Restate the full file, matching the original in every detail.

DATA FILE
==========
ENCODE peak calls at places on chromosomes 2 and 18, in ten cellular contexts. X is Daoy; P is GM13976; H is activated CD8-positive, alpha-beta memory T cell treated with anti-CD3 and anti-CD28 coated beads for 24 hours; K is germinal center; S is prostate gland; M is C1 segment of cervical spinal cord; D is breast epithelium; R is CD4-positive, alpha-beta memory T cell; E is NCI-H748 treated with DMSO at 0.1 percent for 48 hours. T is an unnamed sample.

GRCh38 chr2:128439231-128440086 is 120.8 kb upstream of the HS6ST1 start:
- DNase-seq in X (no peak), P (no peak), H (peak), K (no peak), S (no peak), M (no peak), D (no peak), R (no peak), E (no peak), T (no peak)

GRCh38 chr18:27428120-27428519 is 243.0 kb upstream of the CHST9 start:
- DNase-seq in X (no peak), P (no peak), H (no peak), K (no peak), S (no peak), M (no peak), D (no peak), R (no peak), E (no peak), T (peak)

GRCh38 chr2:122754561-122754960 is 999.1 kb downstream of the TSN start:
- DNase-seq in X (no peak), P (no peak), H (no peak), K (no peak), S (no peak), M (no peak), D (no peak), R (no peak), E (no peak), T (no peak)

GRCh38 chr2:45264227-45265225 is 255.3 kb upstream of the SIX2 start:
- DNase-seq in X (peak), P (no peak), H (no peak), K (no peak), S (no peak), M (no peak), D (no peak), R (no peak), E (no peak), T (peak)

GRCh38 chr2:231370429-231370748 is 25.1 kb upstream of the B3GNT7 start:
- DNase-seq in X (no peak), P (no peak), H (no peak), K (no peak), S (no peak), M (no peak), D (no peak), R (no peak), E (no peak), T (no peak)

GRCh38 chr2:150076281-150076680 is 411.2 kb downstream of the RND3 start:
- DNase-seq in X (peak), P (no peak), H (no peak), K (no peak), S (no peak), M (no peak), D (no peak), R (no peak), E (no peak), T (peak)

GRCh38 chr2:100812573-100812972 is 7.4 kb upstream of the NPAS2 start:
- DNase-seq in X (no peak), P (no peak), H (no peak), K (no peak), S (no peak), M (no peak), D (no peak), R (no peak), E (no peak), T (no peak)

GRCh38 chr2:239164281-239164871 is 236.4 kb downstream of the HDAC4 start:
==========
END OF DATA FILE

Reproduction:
ENCODE peak calls at places on chromosomes 2 and 18, in ten cellular contexts. X is Daoy; P is GM13976; H is activated CD8-positive, alpha-beta memory T cell treated with anti-CD3 and anti-CD28 coated beads for 24 hours; K is germinal center; S is prostate gland; M is C1 segment of cervical spinal cord; D is breast epithelium; R is CD4-positive, alpha-beta memory T cell; E is NCI-H748 treated with DMSO at 0.1 percent for 48 hours. T is an unnamed sample.

GRCh38 chr2:128439231-128440086 is 120.8 kb upstream of the HS6ST1 start:
- DNase-seq in X (no peak), P (no peak), H (peak), K (no peak), S (no peak), M (no peak), D (no peak), R (no peak), E (no peak), T (no peak)

GRCh38 chr18:27428120-27428519 is 243.0 kb upstream of the CHST9 start:
- DNase-seq in X (no peak), P (no peak), H (no peak), K (no peak), S (no peak), M (no peak), D (no peak), R (no peak), E (no peak), T (peak)

GRCh38 chr2:122754561-122754960 is 999.1 kb downstream of the TSN start:
- DNase-seq in X (no peak), P (no peak), H (no peak), K (no peak), S (no peak), M (no peak), D (no peak), R (no peak), E (no peak), T (no peak)

GRCh38 chr2:45264227-45265225 is 255.3 kb upstream of the SIX2 start:
- DNase-seq in X (peak), P (no peak), H (no peak), K (no peak), S (no peak), M (no peak), D (no peak), R (no peak), E (no peak), T (peak)

GRCh38 chr2:231370429-231370748 is 25.1 kb upstream of the B3GNT7 start:
- DNase-seq in X (no peak), P (no peak), H (no peak), K (no peak), S (no peak), M (no peak), D (no peak), R (no peak), E (no peak), T (no peak)

GRCh38 chr2:150076281-150076680 is 411.2 kb downstream of the RND3 start:
- DNase-seq in X (peak), P (no peak), H (no peak), K (no peak), S (no peak), M (no peak), D (no peak), R (no peak), E (no peak), T (peak)

GRCh38 chr2:100812573-100812972 is 7.4 kb upstream of the NPAS2 start:
- DNase-seq in X (no peak), P (no peak), H (no peak), K (no peak), S (no peak), M (no peak), D (no peak), R (no peak), E (no peak), T (no peak)

GRCh38 chr2:239164281-239164871 is 236.4 kb downstream of the HDAC4 start: